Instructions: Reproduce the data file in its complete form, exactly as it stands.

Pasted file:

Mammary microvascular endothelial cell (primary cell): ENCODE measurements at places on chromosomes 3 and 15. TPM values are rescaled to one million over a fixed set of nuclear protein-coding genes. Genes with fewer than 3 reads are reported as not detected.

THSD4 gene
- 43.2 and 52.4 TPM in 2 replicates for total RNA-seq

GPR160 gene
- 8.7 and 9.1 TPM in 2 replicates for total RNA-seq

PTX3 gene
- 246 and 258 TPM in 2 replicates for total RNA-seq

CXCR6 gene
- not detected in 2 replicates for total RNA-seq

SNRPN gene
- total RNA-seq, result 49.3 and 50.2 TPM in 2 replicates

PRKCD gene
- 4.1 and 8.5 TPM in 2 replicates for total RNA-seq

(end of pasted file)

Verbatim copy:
Mammary microvascular endothelial cell (primary cell): ENCODE measurements at places on chromosomes 3 and 15. TPM values are rescaled to one million over a fixed set of nuclear protein-coding genes. Genes with fewer than 3 reads are reported as not detected.

THSD4 gene
- 43.2 and 52.4 TPM in 2 replicates for total RNA-seq

GPR160 gene
- 8.7 and 9.1 TPM in 2 replicates for total RNA-seq

PTX3 gene
- 246 and 258 TPM in 2 replicates for total RNA-seq

CXCR6 gene
- not detected in 2 replicates for total RNA-seq

SNRPN gene
- total RNA-seq, result 49.3 and 50.2 TPM in 2 replicates

PRKCD gene
- 4.1 and 8.5 TPM in 2 replicates for total RNA-seq